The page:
There is good reason to believe [the Sinhala Buddhists attacks in Sri Lanka] are partly designed to provoke a Muslim response, which would then justify more violence against Muslims.
Many Sinhalese and Buddhists have [the sense] that Sri Lanka [is a] Sinhala and Buddhist island, and [that] other communities are here on the sufferance of the majority.
The [Sri Lankan] government will need to figure out how to come together. They need to go back to the drawing board and return to their fundamental principles and start to deliver.
[Former Sri Lankan President Mahinda Rajapaksa] has a strong core constituency and a good set of issues, whereas the government has to pull together a range of minority constituents.
2017 has seen a worrisome return of violence and hate speech in Sri Lanka.
The lethal Easter bombings in Sri Lanka have stunned a country still recovering from decades of internal war. Political and religious leaders alike should reject the rhetoric of collective blame and reaffirm the island’s strained but living tradition of intercommunal amity.
Crisis Group’s first update to our Watch List 2018 includes entries on Burundi’s dangerous referendum, militant Buddhists and anti-Muslim violence in Sri Lanka, the impact of the Venezuelan crisis on the region, and the situation in Yemen. This annual early-warning report identifies conflict situations in which prompt action by the European Union and its member states would generate stronger prospects for peace.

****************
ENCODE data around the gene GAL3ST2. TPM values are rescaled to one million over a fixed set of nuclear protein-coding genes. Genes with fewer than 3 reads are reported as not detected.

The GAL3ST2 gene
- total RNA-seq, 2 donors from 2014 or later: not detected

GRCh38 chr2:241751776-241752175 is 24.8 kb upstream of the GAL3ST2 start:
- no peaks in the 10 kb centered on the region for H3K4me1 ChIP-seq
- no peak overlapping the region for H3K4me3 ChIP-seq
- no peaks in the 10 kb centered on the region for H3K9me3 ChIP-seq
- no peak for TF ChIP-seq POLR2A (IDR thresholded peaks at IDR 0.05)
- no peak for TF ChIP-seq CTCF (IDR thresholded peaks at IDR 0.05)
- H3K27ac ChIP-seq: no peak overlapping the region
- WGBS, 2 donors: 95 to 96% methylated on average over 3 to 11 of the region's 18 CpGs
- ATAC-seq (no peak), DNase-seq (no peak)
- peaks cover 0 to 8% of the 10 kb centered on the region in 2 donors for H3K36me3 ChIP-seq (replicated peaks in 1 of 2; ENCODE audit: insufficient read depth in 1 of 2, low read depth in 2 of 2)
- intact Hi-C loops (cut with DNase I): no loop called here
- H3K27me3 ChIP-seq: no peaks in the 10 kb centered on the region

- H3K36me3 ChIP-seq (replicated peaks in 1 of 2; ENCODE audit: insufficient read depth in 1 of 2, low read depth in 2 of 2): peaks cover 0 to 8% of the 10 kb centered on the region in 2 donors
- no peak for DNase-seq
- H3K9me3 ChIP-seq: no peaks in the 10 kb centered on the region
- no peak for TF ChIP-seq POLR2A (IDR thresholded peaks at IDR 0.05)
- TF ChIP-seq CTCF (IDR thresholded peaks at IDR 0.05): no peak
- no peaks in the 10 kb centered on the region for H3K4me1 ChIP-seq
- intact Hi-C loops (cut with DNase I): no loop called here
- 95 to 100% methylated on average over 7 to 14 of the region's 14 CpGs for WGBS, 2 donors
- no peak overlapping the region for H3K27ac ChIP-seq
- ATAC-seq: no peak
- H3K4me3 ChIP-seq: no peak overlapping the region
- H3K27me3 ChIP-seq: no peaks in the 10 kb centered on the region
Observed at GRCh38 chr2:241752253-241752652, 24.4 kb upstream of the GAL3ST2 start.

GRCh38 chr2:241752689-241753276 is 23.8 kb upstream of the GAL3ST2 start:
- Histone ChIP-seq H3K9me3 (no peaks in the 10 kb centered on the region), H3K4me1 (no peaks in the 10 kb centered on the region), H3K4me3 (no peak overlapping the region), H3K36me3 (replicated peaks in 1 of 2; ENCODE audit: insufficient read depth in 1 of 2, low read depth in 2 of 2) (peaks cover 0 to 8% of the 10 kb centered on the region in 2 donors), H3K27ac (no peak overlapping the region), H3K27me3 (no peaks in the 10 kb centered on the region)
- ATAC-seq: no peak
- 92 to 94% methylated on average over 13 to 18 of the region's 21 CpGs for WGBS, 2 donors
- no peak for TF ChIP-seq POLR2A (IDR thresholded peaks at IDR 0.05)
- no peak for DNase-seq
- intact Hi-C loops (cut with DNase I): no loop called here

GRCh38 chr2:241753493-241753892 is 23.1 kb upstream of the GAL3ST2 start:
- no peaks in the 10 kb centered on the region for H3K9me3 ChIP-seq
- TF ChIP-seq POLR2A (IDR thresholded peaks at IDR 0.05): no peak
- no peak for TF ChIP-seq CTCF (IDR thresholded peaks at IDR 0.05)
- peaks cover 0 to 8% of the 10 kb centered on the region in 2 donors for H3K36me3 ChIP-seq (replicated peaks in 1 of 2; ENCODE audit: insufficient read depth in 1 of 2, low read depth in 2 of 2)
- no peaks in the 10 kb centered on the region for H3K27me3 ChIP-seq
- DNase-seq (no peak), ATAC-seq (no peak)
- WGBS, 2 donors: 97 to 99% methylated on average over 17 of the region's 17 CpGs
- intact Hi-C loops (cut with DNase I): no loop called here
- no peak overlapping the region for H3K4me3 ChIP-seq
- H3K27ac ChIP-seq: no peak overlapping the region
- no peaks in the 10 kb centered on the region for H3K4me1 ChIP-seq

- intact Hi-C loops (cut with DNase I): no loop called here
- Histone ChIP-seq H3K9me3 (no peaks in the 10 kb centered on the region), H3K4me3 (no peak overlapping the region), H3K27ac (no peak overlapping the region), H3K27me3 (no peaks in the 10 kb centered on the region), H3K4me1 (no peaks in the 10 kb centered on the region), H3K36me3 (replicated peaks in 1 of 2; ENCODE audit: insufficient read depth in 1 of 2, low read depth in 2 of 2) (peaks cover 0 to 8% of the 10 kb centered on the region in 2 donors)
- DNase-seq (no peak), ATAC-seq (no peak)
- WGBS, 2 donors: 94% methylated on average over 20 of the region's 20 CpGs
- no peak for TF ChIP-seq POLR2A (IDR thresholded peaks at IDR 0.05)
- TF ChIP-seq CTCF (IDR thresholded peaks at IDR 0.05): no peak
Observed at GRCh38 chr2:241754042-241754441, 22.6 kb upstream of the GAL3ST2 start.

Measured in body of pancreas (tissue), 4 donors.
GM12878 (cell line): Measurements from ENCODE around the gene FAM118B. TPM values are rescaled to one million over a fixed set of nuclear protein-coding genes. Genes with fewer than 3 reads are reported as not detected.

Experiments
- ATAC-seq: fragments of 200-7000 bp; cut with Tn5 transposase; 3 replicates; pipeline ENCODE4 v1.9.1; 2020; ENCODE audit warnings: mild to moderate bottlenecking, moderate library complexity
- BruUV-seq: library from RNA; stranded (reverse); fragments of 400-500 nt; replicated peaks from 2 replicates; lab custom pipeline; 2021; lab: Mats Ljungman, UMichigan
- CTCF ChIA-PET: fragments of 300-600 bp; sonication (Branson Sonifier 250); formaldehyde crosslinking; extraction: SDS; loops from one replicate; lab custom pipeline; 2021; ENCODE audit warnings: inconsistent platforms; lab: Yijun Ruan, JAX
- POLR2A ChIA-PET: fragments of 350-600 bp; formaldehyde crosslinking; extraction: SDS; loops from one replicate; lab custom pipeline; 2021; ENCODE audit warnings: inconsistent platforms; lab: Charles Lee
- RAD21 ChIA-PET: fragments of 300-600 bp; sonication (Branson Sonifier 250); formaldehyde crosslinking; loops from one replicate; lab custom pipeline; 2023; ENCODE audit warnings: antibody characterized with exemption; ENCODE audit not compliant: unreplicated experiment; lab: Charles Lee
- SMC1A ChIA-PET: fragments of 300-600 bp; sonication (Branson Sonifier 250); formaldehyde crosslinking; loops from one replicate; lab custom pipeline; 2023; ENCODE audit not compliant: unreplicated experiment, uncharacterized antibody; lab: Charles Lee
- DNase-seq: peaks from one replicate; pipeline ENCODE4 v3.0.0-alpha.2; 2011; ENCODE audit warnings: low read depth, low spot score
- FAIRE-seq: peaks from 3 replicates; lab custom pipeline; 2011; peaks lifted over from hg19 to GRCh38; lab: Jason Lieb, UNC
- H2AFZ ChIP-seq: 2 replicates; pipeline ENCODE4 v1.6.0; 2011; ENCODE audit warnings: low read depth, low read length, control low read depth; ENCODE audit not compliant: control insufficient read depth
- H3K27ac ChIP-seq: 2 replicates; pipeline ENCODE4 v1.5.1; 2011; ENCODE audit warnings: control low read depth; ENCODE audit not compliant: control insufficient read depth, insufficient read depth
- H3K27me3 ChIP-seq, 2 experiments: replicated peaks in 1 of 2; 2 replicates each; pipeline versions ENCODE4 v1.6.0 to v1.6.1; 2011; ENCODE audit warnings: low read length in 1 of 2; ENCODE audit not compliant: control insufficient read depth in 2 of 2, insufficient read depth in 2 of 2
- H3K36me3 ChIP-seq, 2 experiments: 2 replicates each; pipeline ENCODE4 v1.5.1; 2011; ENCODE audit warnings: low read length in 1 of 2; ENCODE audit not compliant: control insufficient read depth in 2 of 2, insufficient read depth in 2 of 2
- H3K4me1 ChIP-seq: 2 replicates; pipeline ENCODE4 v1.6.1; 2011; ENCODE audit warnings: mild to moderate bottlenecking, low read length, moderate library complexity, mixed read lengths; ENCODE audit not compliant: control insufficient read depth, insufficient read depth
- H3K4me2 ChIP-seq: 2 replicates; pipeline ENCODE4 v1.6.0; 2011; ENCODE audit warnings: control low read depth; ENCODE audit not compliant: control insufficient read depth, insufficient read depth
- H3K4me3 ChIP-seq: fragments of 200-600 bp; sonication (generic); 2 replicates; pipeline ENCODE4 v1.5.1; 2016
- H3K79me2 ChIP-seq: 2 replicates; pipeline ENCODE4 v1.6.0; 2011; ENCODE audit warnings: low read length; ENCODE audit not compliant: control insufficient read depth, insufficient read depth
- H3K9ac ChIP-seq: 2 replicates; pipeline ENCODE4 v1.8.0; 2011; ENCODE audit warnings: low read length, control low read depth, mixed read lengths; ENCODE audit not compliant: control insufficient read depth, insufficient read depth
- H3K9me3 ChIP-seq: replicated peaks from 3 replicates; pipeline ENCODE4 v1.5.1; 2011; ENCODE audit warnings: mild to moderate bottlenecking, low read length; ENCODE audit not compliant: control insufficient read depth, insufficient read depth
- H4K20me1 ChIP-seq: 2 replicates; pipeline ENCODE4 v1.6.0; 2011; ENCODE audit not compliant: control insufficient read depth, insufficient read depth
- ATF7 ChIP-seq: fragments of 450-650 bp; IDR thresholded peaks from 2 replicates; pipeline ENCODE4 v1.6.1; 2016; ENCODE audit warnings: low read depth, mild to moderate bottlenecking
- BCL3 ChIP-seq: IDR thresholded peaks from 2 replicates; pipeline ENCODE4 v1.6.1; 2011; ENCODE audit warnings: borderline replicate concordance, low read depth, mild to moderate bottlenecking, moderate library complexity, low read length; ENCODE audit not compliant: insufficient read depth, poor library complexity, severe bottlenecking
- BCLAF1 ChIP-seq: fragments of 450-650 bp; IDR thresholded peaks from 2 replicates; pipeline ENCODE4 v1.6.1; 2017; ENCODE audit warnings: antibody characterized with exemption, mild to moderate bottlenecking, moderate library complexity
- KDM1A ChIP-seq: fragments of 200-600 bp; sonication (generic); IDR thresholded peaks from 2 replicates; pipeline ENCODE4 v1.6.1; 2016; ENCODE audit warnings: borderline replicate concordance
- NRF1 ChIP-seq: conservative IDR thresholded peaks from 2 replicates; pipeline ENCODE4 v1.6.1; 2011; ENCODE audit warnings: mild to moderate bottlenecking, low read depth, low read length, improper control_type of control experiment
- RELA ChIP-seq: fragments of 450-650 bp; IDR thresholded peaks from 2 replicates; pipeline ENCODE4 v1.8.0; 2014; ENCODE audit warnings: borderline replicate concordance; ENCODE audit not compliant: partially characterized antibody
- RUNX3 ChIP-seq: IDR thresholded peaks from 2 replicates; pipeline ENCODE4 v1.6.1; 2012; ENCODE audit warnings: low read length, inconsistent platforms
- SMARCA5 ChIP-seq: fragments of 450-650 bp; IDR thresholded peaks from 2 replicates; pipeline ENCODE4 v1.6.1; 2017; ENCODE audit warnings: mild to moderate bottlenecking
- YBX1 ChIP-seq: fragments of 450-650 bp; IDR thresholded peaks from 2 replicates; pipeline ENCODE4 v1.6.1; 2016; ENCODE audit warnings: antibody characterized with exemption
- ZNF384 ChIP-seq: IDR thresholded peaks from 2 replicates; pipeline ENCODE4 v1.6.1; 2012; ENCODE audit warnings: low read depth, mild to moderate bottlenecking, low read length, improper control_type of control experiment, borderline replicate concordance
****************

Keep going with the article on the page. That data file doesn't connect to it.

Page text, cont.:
The bloom is off two years of hope that the rule of law can be restored for all and that a 60-year failure to grant Tamils a fair share of power, in the Sinhala majority island, can be rectified.
Originally published in The Diplomat Magazine
Originally published in Inside Story
As the United Nations Human Rights Council meets in Geneva this month, it’s time to assess how far Sri Lanka has come since last year’s passage of a landmark resolution to promote reconciliation, accountability and human rights.